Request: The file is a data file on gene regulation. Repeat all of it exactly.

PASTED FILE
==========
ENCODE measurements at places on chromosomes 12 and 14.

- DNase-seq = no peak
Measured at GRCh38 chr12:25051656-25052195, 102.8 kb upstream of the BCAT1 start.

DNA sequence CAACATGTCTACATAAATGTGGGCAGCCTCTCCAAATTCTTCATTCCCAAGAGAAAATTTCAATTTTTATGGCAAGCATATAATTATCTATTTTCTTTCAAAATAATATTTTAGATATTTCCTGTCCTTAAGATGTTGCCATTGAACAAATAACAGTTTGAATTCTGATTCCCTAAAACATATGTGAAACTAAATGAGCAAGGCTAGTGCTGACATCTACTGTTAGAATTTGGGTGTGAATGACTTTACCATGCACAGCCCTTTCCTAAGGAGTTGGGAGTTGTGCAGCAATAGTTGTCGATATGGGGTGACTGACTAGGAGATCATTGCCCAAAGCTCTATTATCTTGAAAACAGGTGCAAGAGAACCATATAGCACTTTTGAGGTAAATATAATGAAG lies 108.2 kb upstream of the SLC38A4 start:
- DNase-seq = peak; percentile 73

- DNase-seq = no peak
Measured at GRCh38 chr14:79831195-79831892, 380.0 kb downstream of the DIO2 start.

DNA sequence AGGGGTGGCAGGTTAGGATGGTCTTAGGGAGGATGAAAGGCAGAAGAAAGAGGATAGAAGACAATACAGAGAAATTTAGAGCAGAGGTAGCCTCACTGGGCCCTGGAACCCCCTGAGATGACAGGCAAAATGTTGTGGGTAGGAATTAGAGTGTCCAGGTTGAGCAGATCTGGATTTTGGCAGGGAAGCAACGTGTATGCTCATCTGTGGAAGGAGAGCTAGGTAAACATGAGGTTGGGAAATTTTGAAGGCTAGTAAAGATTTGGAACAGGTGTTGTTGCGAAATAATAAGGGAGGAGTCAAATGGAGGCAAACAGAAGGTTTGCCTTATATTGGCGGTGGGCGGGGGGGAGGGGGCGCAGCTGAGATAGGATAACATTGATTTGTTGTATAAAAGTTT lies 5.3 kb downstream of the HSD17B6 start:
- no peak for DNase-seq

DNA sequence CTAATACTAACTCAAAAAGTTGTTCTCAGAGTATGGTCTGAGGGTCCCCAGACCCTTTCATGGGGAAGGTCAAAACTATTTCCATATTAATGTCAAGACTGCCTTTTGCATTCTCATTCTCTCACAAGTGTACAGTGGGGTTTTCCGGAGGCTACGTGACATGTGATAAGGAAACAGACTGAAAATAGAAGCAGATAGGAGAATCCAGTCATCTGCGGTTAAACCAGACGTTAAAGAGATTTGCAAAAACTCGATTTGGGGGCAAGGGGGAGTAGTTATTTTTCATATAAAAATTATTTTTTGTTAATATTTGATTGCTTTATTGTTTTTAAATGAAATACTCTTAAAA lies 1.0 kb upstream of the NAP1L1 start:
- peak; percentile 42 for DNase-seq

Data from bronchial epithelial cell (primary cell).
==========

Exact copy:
ENCODE measurements at places on chromosomes 12 and 14.

- DNase-seq = no peak
Measured at GRCh38 chr12:25051656-25052195, 102.8 kb upstream of the BCAT1 start.

DNA sequence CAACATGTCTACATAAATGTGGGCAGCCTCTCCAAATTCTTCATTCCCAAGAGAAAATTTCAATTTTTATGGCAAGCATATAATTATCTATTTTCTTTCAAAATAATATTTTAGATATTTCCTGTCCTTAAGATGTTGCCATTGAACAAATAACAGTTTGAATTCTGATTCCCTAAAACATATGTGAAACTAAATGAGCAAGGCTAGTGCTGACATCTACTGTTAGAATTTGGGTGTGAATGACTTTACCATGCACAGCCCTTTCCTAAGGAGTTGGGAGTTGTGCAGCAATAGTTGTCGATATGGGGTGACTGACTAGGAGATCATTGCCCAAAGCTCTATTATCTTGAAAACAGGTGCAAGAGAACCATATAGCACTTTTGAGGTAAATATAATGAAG lies 108.2 kb upstream of the SLC38A4 start:
- DNase-seq = peak; percentile 73

- DNase-seq = no peak
Measured at GRCh38 chr14:79831195-79831892, 380.0 kb downstream of the DIO2 start.

DNA sequence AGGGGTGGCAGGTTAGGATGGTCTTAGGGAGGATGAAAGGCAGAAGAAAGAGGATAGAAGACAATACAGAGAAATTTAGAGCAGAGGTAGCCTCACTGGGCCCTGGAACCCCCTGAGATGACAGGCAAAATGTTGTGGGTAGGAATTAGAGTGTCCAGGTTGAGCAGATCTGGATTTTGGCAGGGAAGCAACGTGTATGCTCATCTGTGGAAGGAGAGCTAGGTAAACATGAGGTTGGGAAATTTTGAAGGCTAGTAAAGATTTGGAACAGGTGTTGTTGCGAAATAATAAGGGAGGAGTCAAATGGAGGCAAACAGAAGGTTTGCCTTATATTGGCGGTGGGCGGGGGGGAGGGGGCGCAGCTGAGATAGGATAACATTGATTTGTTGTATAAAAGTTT lies 5.3 kb downstream of the HSD17B6 start:
- no peak for DNase-seq

DNA sequence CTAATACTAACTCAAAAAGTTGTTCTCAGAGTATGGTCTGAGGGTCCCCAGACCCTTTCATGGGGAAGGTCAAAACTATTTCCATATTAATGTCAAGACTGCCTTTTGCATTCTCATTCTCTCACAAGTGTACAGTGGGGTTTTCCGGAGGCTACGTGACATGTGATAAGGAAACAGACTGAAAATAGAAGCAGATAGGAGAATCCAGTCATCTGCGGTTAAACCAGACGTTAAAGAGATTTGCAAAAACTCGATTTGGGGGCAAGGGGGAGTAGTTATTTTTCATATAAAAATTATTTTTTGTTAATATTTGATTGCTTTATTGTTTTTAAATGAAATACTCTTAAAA lies 1.0 kb upstream of the NAP1L1 start:
- peak; percentile 42 for DNase-seq

Data from bronchial epithelial cell (primary cell).